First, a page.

I attempted to do the impossible over Christmas – I set out to part with one-third of my belongings. When I announced it to my husband and our toddler my husband worryingly replied: ‘But that means that one of us needs to go.’ :)
Well.. not quite.
All that went was the evidence of overcommitment: unread books, unused items, not-yet-or-not-often-worn clothes, forgotten home decorations, disliked music, excessive stationery and other neglected bits and pieces. I was very happy to remove them from my sight and give us back the space where we could hear our thoughts without having our attention pulled in many disparate directions. We needed a home that will stop us from being preoccupied with what we haven’t done and instead allow us to do what we want to do. Do you have a space like that? Space where you can stay relaxed but focused? Space that calms you down but at the same time allows you to move forward?
I see some beautiful images online of vast and glorious terrains and I imagine how easy it is to breathe and think in those spaces. Uncluttered by our engineering and unwanted items. Those spaces are physical representations of the mind that we want to have. Is this why we so eagerly appreciate photographs of single items that just sit there caressed by light, privileged by the space? Or photographs of open spaces… territories where we are free to wander and explore? They awaken a craving in us… don’t they? They draw us in.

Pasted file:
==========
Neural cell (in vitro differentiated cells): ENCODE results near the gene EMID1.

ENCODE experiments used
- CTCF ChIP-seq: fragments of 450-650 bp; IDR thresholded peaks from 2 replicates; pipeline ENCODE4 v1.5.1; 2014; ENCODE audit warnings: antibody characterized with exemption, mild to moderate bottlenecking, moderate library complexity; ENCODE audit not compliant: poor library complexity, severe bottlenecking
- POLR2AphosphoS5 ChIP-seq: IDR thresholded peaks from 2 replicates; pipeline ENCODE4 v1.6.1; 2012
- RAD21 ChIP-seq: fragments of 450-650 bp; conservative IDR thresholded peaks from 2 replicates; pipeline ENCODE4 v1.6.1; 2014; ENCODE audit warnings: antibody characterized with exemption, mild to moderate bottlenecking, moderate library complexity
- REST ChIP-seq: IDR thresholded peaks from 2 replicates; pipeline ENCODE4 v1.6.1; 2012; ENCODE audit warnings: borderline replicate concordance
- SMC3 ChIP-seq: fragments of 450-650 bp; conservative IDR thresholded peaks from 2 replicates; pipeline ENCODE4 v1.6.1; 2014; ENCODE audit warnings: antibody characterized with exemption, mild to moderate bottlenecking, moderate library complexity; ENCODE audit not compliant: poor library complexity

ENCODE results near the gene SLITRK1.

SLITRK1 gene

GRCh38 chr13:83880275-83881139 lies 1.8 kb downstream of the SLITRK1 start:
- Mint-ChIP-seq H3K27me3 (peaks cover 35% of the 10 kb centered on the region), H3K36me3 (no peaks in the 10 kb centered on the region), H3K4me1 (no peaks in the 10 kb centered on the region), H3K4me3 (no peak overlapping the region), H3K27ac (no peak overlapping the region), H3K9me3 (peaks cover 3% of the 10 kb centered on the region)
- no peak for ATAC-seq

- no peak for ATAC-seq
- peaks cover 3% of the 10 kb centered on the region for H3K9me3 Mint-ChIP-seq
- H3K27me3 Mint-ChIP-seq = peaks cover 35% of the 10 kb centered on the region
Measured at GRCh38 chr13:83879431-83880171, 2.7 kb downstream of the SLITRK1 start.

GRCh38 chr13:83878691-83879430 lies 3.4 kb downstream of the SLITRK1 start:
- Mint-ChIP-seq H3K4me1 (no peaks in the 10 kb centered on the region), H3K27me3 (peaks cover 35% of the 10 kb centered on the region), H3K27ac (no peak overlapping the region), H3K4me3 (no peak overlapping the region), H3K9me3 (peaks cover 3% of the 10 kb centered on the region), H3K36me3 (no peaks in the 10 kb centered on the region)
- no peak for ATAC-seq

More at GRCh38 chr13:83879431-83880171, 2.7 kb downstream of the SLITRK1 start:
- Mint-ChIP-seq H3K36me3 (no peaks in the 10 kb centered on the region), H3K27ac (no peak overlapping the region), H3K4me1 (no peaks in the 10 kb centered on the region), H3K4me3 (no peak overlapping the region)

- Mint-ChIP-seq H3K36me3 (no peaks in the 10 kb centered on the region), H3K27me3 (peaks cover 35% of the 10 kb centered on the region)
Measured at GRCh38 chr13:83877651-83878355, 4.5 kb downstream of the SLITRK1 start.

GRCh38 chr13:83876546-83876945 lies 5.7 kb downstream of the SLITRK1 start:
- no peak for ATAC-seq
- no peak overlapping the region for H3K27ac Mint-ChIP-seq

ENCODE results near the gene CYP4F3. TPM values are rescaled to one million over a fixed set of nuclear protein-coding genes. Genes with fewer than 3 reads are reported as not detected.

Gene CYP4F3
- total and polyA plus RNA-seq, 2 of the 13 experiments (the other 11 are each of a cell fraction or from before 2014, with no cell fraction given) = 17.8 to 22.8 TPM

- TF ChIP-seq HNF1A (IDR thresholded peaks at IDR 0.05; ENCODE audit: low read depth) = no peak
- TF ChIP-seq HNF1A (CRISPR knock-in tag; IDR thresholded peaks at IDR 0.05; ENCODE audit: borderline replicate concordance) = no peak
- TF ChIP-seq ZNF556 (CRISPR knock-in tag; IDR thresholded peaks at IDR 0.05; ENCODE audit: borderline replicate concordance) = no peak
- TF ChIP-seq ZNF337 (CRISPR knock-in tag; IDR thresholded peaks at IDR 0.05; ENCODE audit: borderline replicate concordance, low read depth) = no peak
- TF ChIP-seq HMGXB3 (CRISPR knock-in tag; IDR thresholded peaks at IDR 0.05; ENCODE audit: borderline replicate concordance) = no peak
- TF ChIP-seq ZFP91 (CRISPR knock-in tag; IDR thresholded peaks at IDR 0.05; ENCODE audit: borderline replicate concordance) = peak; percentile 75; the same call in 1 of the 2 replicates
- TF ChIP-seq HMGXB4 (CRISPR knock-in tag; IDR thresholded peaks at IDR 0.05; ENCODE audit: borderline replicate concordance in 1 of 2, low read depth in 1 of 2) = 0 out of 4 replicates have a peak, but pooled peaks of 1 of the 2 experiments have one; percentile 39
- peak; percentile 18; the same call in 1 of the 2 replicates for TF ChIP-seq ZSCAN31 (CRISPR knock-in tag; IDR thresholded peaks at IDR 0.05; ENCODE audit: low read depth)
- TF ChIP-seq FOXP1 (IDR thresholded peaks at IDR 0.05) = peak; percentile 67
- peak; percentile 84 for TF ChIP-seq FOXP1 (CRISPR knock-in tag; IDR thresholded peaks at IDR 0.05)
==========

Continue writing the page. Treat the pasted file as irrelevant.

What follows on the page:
That is why I decided I want to defend the spaciousness of our house, protect it from the jumble, disorder and confusion… decolonize our province and reinstate its original beauty and order. It needs to be liberated from the clutter. And we need that too.